Caterpillars’ chirp could be scary

Larvae of great peacock moths might signal that they’ll put up a fight

Should the need arise to say “back the bleep off” in caterpillar, it’s “chirp, chirp.”

DEFENSIVE ARTS | A caterpillar of the great peacock moth can say “leave me alone” in plenty of ways. Little clumps of spikes dotted along its body ooze a foul-smelling liquid, and buzzy chirps may serve as a warning that the creature is vexed enough to ooze. V. Bura
BAD DRIP A close-up of a great peacock moth’s clumps of spikes shows the strong-smelling droplets they release when under attack. The little bumps that support the spikes start yellow and change colors as the caterpillar grows. V. Bura

When harassed, the large, plump caterpillars of the great peacock moth make a run of sounds somewhat like the rasping of a fingernail over a comb, says Jayne E. Yack of Carleton University in Ottawa, Canada. These aren’t the clicking sounds she and her colleagues have studied before, but are more like a cricket’s chirps, she says.

Saturnia pyri chirp before or while they ooze foul-smelling droplets from their bristles. So the chirps might be a warning to attackers that there’s some serious resistance on the way, Yack and her colleagues propose online and in an upcoming Naturwissenschaften.

“Caterpillars are really important in an economic and ecological sense,” Yack says. They attack a lot of crops but also provide foods for many birds and gleaning bats. While most work has looked at adult moths, the study of caterpillar clicks and chattering has lagged, Yack says.

This new caterpillar paper is a “wonderful piece of natural history and behavior of the type that we need more of,” says moth-communication specialist William Conner of Wake Forest University in Winston-Salem, N.C. Now, he says, he’d like to see details of how predators react.

Unlike a lot of caterpillar communication, the chirps the team recorded in the lab travel by air and their frequencies overlap with bird, bat and human hearing ranges. Caterpillars give broadband chirps, with frequencies ranging from 3.7 kilohertz to the ultrasonic at 55.1 kilohertz, the researchers say. The team determined that caterpillars make the noises by scraping one of their mandibles against the inside of the other.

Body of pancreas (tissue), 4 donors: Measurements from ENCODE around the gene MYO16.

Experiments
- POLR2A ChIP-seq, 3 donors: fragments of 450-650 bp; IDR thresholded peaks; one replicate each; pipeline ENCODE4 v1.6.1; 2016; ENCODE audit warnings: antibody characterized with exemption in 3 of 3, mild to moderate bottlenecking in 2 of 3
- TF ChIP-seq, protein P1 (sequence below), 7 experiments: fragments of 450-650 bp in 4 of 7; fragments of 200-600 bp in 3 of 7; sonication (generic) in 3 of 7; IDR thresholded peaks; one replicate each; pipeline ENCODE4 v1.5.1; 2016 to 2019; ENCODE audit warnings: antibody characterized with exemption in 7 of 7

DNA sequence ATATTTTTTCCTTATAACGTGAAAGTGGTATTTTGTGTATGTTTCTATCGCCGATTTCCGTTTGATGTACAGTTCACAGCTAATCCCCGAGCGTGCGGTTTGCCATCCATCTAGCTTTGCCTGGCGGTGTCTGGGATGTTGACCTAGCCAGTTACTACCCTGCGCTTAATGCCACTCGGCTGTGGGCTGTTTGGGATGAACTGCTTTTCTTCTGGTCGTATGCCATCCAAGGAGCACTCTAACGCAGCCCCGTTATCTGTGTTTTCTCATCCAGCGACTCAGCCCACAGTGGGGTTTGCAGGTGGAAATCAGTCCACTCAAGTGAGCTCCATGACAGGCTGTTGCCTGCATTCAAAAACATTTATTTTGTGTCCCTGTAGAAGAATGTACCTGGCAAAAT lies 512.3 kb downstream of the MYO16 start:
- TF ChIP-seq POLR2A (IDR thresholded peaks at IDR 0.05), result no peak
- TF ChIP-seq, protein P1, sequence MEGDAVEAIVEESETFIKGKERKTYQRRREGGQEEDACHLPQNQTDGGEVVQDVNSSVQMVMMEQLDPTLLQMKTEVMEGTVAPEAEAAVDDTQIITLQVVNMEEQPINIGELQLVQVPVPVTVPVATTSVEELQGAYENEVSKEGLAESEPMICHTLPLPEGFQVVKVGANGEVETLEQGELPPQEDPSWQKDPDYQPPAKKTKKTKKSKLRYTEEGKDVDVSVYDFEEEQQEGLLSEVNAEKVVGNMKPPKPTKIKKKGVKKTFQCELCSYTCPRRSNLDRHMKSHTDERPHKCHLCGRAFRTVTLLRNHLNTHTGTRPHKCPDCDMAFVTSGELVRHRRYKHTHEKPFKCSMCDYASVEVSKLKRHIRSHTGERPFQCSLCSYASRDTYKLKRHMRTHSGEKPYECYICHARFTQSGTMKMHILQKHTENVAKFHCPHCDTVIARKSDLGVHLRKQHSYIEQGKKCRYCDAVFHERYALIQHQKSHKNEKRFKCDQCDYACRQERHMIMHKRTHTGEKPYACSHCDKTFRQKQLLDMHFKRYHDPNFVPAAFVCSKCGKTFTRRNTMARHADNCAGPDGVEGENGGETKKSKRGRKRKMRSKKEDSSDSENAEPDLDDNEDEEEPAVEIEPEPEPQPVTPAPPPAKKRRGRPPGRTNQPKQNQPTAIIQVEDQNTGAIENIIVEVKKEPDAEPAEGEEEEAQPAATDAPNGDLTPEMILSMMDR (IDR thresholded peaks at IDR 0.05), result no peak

These long chirps may work a bit like the airborne clicking sounds made by a different caterpillar (Antheraea polyphemus) that Yack and her colleagues reported in 2007. That caterpillar clicks before or as it regurgitates foul-smelling glop on attackers.

The new paper describes another system in which caterpillars sound off as part of a suite of responses to attack. Rather than regurgitate, the great peacock moth caterpillar thrashes its body and oozes repellant droplets in addition to chirping.

“Strong and foul” is how Veronica Bura, a paper coauthor who works in Yack’s lab, describes the odor of the chemical droplets. She says it’s not an easy smell to describe. “It smells green, really green,” she says.

Droplets appear from the spiked nubbins that turn from yellow to blue to purple as the caterpillar grows. “They’re really pretty caterpillars,” she says.

From a bird’s point of view though, Conner says, “attempting to subdue such a caterpillar must be a memorable and unpleasant experience.”

Bura and Yack came across the chirp during a long-running project to survey caterpillars for sounds. The great peacock moth belongs in the same group as hawkmoths, which are emerging as a very chatty bunch of caterpillars, Bura says. She has more papers on the way.

More information is going to be necessary to see if these are true warning, or aposematic, signals, cautions Pedro Barbosa of the University of Maryland in College Park. Yet sound can have effects on its own as part of defense. For example, it might just be a “BOO” that startles a predator, without a warning of worse to come.

Yack argues that she thinks it’s unlikely that her caterpillars are startling predators: They don’t chirp and flee, she says. They chirp and keep on clinging to their perch.


When a researcher gives a quick squeeze to the rump of a great peacock moth caterpillar, the creature thrashes and makes a short buzzy chirp by rubbing its mouthparts together.

Credit: V. Bura

Susan Milius

Susan Milius is the life sciences writer, covering organismal biology and evolution, and has a special passion for plants, fungi and invertebrates. She studied biology and English literature.

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